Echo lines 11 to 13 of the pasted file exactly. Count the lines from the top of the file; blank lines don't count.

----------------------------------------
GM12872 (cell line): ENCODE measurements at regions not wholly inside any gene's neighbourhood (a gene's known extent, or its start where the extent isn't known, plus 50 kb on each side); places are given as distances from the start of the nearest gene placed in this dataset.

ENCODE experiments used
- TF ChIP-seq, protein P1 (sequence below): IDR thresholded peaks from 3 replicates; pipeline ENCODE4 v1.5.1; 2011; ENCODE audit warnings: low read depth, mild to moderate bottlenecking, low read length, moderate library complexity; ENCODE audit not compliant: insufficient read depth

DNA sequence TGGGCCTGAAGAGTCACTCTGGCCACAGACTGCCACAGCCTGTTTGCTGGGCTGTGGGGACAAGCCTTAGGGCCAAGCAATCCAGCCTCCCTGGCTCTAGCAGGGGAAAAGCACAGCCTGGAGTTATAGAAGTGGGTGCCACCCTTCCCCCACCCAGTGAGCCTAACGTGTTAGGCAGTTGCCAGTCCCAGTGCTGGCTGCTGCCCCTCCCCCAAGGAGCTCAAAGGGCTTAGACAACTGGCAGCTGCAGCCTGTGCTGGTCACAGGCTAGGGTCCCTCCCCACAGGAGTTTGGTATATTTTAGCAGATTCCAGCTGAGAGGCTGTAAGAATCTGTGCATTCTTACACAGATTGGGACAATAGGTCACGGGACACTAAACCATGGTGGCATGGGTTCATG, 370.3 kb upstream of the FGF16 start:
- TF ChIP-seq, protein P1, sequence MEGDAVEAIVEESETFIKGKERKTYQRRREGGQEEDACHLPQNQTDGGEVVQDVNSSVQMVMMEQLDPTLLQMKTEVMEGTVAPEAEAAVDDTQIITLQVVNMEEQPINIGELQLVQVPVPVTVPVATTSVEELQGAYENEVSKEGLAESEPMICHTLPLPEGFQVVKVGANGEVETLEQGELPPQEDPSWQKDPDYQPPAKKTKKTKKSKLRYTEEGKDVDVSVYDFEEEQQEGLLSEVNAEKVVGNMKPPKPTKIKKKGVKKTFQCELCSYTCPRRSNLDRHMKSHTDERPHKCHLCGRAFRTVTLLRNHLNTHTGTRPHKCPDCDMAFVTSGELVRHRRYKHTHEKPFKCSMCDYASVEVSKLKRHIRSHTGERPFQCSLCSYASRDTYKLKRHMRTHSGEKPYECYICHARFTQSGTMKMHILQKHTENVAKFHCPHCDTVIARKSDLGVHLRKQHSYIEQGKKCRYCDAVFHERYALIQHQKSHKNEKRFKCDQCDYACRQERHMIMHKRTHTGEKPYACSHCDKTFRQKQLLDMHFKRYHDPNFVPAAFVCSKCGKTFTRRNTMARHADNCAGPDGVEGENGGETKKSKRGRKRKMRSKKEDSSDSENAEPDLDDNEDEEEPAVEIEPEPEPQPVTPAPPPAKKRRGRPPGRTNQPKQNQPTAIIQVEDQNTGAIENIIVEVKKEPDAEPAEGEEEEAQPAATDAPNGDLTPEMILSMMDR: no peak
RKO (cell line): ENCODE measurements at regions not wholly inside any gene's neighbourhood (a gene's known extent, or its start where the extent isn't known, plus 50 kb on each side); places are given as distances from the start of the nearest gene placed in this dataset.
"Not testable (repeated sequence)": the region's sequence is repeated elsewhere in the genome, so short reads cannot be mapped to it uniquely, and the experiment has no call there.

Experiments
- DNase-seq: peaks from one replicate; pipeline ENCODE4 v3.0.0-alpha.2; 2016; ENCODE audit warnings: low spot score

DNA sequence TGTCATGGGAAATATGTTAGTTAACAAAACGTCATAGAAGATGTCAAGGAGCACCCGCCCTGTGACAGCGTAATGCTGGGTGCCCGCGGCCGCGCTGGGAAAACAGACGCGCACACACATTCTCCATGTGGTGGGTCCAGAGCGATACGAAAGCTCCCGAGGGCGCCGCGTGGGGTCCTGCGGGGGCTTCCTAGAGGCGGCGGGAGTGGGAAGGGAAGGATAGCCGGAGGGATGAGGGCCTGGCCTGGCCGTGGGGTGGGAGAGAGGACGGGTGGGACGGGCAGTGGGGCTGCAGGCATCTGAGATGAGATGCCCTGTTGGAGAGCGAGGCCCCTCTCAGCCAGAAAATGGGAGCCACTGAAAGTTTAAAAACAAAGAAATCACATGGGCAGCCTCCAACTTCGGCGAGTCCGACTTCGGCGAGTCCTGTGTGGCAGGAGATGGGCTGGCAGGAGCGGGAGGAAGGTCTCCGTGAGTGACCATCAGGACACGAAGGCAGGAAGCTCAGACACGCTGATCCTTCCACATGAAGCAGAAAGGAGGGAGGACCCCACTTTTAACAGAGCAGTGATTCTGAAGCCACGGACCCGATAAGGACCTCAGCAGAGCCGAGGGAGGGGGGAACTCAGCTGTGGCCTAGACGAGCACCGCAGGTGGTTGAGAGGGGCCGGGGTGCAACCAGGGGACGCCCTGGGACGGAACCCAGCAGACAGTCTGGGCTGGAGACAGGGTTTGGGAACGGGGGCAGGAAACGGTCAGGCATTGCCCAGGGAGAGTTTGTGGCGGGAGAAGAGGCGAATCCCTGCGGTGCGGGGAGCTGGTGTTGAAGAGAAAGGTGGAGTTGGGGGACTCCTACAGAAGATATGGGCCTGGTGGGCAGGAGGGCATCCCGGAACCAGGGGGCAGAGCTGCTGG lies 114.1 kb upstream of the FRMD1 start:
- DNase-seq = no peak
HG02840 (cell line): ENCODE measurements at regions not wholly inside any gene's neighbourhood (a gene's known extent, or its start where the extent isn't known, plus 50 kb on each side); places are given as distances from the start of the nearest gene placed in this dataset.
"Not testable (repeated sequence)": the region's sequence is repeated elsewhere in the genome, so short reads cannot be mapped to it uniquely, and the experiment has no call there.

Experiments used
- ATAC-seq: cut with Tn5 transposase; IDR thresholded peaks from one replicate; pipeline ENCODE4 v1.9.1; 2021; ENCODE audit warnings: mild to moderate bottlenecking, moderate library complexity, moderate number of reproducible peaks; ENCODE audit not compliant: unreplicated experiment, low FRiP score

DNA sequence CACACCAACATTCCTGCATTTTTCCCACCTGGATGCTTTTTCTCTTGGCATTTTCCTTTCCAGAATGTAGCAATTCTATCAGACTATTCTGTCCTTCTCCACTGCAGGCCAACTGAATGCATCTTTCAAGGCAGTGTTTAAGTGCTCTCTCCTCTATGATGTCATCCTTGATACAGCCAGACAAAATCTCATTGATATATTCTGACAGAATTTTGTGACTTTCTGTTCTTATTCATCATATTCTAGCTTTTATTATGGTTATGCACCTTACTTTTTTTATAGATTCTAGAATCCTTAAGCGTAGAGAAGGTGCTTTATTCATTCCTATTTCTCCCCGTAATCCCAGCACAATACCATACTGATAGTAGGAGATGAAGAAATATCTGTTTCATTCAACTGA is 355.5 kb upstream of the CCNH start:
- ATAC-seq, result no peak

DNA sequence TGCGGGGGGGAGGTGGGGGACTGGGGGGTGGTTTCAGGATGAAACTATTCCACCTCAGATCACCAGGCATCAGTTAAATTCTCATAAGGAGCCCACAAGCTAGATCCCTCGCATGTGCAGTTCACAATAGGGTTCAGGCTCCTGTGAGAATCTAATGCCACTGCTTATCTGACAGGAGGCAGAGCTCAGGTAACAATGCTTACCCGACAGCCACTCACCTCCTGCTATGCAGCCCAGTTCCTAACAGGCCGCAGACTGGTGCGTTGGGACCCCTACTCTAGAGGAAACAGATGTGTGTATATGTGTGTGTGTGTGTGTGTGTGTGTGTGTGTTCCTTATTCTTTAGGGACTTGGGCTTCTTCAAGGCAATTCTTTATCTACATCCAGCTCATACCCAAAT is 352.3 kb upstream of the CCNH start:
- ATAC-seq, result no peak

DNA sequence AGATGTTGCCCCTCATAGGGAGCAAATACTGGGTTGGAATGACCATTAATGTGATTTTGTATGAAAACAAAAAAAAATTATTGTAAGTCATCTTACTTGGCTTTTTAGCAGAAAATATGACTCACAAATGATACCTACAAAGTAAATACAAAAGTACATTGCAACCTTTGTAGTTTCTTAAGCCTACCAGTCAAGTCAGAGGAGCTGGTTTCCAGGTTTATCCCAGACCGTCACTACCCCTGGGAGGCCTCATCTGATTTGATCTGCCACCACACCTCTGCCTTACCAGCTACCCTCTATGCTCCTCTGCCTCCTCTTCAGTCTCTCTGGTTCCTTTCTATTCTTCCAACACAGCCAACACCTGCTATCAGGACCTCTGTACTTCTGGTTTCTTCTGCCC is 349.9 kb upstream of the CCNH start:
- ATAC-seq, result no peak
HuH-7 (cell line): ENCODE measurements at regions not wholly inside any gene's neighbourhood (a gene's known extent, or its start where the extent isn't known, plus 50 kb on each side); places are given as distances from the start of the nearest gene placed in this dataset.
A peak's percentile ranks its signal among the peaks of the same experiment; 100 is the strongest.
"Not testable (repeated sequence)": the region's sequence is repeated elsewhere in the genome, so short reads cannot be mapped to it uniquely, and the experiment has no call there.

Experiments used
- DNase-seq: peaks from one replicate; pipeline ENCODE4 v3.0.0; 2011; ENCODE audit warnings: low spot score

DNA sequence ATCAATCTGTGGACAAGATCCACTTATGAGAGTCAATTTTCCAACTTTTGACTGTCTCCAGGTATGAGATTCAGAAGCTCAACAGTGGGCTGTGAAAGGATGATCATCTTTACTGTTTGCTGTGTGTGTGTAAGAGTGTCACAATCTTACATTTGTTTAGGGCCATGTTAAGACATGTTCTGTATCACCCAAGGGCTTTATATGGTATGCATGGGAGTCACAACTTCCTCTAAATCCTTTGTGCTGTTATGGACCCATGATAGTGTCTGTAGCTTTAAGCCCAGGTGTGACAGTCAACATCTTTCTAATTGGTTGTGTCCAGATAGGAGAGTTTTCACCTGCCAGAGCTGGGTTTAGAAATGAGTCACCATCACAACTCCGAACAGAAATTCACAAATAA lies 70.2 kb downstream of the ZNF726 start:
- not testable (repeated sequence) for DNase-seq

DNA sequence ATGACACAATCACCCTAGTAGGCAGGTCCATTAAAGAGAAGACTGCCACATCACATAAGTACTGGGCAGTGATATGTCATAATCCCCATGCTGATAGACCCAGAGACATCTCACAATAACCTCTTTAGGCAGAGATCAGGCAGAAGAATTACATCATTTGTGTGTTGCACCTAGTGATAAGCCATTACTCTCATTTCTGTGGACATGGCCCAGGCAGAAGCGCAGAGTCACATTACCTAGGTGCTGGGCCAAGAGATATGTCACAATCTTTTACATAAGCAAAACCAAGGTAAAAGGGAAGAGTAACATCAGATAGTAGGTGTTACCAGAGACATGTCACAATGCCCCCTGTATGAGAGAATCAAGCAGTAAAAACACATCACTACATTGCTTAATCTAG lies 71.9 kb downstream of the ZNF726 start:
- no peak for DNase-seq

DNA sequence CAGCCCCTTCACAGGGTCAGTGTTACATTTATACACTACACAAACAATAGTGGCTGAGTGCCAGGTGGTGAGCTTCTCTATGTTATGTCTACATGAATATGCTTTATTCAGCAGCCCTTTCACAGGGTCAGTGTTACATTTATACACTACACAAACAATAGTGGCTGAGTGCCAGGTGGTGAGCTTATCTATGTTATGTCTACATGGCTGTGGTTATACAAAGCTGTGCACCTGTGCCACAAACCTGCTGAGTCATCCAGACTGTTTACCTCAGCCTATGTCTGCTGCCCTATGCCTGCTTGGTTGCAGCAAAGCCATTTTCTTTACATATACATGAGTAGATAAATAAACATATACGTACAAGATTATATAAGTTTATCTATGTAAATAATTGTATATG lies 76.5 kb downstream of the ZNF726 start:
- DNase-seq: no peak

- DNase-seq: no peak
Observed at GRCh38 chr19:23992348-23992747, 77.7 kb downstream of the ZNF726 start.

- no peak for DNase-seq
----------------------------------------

- DNase-seq = no peak
HG02840 (cell line): ENCODE measurements at regions not wholly inside any gene's neighbourhood (a gene's known extent, or its start where the extent isn't known, plus 50 kb on each side); places are given as distances from the start of the nearest gene placed in this dataset.
"Not testable (repeated sequence)": the region's sequence is repeated elsewhere in the genome, so short reads cannot be mapped to it uniquely, and the experiment has no call there.